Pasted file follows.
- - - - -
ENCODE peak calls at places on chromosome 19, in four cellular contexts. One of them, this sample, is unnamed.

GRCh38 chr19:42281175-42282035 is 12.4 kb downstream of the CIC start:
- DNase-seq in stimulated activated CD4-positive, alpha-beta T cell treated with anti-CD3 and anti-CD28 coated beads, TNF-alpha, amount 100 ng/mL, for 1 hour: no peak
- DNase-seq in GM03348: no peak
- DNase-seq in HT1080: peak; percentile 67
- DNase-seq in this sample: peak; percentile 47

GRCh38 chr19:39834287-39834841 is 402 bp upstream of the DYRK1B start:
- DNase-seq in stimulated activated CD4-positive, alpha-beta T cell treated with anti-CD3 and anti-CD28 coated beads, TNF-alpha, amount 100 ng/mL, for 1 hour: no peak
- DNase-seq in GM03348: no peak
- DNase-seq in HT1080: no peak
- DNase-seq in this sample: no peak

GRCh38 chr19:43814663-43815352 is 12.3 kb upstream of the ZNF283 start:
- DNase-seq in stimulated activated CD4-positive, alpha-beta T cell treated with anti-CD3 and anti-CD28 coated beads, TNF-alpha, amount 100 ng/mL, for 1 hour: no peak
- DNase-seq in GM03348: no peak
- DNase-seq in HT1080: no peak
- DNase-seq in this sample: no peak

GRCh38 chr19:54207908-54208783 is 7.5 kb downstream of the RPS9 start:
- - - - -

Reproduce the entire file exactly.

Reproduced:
ENCODE peak calls at places on chromosome 19, in four cellular contexts. One of them, this sample, is unnamed.

GRCh38 chr19:42281175-42282035 is 12.4 kb downstream of the CIC start:
- DNase-seq in stimulated activated CD4-positive, alpha-beta T cell treated with anti-CD3 and anti-CD28 coated beads, TNF-alpha, amount 100 ng/mL, for 1 hour: no peak
- DNase-seq in GM03348: no peak
- DNase-seq in HT1080: peak; percentile 67
- DNase-seq in this sample: peak; percentile 47

GRCh38 chr19:39834287-39834841 is 402 bp upstream of the DYRK1B start:
- DNase-seq in stimulated activated CD4-positive, alpha-beta T cell treated with anti-CD3 and anti-CD28 coated beads, TNF-alpha, amount 100 ng/mL, for 1 hour: no peak
- DNase-seq in GM03348: no peak
- DNase-seq in HT1080: no peak
- DNase-seq in this sample: no peak

GRCh38 chr19:43814663-43815352 is 12.3 kb upstream of the ZNF283 start:
- DNase-seq in stimulated activated CD4-positive, alpha-beta T cell treated with anti-CD3 and anti-CD28 coated beads, TNF-alpha, amount 100 ng/mL, for 1 hour: no peak
- DNase-seq in GM03348: no peak
- DNase-seq in HT1080: no peak
- DNase-seq in this sample: no peak

GRCh38 chr19:54207908-54208783 is 7.5 kb downstream of the RPS9 start: